While love may be in the air with Valentine’s Day, the cold wintery days with little to no sun can be difficult to handle for many. These winter days that are short and dark can lead many people begin to experience symptoms of seasonal affective disorder, also known as SAD.
“This mood disorder is linked to seasonal changes in light and is marked by periods of depression, fatigue, poor eating habits, mood swings and social avoidance. These symptoms typically begin during the late fall, as the daylight hours shorten, and continue through the winter months as we begin to see more gray skies, less sunlight and cold weather that keeps people indoors,” says Psychiatric Mental Health Nurse Practitioner Andrea Cutler, APRN, from HSHS St. Anthony’s Memorial Hospital Outpatient Behavioral Health Clinic.
HSHS St. Anthony’s supports the following tips provided by American Psychiatric Association to help overcome SAD this winter.
• Get outside: Take a long walk, eat lunch at a nearby park or simply sit on a bench and soak up the sun. Even on cold or cloudy days, outdoor light can help — especially if you spend some time outside within two hours of getting up in the morning.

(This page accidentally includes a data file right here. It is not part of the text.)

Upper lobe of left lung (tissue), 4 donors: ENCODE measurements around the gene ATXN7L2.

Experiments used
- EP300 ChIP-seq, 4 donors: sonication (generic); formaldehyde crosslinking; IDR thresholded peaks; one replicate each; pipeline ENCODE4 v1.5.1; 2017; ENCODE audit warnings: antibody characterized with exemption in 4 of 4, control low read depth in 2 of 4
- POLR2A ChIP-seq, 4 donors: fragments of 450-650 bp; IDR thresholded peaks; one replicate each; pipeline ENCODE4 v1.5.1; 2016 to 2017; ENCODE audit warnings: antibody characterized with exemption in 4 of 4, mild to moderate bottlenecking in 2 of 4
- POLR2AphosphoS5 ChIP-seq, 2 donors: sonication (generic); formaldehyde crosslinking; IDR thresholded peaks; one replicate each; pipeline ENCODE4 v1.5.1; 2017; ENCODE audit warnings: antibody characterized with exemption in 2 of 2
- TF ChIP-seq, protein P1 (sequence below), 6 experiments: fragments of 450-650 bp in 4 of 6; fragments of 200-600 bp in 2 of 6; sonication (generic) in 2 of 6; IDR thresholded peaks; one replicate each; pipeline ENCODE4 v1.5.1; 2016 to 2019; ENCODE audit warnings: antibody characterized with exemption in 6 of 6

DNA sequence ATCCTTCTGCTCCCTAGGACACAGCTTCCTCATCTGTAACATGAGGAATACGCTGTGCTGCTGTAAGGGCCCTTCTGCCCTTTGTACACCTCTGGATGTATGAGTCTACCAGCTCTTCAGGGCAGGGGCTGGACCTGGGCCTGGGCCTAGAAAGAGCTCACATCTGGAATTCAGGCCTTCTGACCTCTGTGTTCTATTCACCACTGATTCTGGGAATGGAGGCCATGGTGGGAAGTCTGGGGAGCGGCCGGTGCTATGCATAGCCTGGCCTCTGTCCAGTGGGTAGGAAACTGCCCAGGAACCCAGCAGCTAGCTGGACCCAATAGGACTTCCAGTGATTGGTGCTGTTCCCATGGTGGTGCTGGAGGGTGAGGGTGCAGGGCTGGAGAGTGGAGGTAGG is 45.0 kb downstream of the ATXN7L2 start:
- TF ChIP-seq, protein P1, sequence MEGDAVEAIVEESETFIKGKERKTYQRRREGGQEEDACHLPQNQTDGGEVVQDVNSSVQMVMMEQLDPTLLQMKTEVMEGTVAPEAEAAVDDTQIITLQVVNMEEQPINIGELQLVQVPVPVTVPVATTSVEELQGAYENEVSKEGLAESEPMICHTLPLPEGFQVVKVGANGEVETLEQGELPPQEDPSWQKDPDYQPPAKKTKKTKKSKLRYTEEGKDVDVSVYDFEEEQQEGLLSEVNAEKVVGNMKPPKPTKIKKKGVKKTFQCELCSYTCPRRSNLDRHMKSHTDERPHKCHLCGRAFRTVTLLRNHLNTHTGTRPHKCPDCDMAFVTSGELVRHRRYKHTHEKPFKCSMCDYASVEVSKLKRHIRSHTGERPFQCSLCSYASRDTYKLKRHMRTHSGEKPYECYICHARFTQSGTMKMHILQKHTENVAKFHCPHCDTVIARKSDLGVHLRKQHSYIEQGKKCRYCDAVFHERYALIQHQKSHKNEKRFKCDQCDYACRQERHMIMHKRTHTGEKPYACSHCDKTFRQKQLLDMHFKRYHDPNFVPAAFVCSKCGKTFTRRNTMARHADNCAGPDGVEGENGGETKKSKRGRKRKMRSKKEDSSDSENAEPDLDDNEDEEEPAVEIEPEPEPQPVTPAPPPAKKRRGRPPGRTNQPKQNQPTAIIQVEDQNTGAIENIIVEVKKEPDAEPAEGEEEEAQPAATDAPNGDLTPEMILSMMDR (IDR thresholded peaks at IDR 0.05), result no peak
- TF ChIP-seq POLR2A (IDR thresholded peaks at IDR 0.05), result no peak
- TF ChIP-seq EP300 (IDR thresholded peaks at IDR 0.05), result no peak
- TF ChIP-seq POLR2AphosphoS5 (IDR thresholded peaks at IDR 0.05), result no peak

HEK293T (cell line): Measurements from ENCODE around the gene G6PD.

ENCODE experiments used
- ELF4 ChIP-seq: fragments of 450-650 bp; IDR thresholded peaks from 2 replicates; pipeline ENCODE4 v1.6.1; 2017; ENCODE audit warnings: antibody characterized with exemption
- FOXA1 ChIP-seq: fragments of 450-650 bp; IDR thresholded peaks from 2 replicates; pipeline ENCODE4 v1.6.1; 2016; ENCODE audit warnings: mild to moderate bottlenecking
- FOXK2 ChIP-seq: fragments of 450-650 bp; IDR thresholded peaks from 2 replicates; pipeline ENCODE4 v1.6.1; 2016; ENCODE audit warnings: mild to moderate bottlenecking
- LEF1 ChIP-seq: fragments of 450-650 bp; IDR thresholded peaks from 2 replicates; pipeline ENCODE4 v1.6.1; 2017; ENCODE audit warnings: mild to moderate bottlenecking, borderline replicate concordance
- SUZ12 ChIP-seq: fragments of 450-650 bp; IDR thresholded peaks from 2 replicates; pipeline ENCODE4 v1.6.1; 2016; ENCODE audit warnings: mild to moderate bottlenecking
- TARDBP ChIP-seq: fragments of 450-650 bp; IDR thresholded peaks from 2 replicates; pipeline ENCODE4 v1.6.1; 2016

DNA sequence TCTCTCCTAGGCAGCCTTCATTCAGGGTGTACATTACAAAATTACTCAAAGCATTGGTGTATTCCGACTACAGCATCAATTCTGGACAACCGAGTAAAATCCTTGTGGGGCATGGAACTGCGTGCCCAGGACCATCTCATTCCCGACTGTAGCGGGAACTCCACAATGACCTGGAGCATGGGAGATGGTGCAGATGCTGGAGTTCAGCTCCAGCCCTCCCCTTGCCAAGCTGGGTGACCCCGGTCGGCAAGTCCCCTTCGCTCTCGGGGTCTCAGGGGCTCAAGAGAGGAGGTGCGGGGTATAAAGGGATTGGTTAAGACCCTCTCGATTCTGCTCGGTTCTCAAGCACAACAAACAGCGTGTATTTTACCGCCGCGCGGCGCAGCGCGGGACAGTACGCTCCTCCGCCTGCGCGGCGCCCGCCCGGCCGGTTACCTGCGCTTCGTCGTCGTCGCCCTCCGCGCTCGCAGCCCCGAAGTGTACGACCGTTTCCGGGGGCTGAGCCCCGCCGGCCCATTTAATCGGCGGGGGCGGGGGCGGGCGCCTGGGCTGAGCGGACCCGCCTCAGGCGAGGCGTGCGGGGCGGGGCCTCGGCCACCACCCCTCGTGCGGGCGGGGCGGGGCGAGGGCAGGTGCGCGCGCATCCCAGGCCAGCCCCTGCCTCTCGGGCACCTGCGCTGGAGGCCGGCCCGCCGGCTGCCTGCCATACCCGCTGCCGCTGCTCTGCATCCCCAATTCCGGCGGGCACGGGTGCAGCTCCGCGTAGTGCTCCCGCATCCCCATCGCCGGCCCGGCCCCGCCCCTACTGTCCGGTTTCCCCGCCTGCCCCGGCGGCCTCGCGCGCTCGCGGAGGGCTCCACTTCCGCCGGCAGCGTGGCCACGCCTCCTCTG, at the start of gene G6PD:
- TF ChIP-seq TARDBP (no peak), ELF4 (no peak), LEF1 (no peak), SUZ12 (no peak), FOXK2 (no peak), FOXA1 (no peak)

• Light up your life: Whether the forecast is sunny or cloudy, open the blinds or drapes throughout the house. Being able to look outside and take in natural light can provide an instant boost to your spirits.
• Watch what you eat: Avoid foods that are high in sugar or fat and limit alcohol consumption. Instead eat protein, vegetables, fruits and complex carbohydrates for a nutritional energy boost.
• Practice stress management: Learn techniques to manage your stress better. Unmanaged stress can lead to depression, overeating or other unhealthy thoughts and behaviors.
• Surround yourself with your favorite people: Friends and family can provide warmth, strength and stimulation to keep you feeling positive through the winter months.
Cutler shared, “Due to the cyclical nature of Seasonal Affective Disorder, patients have the ability to implement protective factors, both environmental and pharmacological, to help mitigate seasonal mood shifts. I would encourage patients to speak with their health care provider about an individualized plan to address these symptoms.”
If you are experiencing a combination of these symptoms, please consult your physician. For more information about SAD please refer to: https://www.psychiatry.org/patients-families/depression/seasonal-affective-disorder